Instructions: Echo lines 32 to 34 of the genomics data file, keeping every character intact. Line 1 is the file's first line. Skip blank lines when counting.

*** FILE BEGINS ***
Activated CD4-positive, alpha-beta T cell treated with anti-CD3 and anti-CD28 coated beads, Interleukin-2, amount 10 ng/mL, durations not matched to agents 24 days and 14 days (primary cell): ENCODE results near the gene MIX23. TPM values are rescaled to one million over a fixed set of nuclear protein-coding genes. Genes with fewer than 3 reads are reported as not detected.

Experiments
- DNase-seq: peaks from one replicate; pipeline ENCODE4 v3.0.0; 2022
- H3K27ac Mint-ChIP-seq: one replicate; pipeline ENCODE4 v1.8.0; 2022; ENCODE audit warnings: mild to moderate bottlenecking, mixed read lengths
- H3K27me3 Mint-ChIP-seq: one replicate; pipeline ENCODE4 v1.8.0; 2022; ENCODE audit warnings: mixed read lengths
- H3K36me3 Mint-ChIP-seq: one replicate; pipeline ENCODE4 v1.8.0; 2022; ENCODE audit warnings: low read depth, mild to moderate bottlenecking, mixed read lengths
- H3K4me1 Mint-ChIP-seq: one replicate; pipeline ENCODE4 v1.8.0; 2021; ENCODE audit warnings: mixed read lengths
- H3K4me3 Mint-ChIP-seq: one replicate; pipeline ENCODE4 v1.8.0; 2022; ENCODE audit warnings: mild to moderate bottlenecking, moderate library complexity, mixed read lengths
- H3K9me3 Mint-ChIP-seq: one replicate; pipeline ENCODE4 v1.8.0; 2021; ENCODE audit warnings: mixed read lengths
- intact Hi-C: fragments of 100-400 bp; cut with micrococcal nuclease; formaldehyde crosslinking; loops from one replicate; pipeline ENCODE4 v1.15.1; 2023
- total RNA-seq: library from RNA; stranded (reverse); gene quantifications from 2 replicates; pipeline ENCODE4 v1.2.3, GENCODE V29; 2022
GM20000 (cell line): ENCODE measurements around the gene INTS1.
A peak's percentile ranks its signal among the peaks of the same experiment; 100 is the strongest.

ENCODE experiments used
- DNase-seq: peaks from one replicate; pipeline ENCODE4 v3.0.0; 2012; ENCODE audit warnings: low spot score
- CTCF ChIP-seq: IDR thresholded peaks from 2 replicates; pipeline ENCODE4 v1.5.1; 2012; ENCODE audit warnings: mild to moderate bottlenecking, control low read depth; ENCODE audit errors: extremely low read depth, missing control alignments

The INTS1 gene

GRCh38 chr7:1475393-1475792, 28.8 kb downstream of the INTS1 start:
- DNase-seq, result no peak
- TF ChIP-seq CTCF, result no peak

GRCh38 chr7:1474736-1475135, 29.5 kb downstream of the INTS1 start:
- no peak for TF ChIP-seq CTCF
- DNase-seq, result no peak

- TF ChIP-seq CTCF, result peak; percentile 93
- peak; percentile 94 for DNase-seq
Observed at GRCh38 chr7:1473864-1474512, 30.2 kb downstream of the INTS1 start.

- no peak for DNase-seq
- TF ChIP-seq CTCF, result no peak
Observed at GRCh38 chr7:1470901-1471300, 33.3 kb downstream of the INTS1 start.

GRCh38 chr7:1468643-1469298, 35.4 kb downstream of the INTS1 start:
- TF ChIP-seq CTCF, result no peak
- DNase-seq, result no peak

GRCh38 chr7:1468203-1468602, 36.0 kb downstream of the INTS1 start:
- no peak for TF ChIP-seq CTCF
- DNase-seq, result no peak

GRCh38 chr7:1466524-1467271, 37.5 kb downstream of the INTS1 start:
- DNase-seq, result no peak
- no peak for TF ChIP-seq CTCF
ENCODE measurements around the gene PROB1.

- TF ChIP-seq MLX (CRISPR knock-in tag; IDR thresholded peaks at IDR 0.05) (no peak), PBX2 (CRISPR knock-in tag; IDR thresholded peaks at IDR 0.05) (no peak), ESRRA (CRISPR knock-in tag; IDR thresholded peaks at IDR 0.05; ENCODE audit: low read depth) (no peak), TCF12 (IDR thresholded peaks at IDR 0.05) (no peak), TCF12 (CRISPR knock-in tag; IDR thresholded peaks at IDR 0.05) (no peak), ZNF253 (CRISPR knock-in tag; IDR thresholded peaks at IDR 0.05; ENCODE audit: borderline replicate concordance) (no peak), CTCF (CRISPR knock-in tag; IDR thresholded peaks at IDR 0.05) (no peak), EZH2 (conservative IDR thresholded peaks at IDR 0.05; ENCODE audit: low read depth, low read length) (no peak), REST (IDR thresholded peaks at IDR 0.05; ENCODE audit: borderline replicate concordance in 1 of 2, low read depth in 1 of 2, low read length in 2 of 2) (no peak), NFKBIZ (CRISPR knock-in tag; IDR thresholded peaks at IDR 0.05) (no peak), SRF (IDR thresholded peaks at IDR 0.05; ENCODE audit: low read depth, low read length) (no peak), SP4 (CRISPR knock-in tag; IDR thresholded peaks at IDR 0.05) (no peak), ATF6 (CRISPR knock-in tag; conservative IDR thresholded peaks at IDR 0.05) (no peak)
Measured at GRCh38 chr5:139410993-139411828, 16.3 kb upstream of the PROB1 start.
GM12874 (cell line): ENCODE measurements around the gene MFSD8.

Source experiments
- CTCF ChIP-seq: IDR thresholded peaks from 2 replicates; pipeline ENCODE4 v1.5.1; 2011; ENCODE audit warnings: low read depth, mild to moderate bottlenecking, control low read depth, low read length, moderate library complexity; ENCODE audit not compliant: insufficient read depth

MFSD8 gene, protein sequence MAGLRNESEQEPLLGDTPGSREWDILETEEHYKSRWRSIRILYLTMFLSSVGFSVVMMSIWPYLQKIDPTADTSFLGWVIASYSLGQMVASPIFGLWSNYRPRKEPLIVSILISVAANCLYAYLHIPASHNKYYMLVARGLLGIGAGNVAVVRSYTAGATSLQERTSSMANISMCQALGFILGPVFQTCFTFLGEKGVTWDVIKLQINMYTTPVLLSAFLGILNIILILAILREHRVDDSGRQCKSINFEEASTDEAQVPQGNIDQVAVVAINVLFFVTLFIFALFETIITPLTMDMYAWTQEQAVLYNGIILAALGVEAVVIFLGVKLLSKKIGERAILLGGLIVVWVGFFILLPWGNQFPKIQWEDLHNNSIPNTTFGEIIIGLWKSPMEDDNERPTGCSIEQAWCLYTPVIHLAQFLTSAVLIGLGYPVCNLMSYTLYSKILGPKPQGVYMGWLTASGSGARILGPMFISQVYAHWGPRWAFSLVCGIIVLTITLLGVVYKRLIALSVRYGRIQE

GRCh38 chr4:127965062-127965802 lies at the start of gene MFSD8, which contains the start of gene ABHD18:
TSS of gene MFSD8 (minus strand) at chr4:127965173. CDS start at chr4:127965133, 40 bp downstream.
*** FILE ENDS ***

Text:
- DNase-seq, result no peak

GRCh38 chr7:1468203-1468602, 36.0 kb downstream of the INTS1 start:
- no peak for TF ChIP-seq CTCF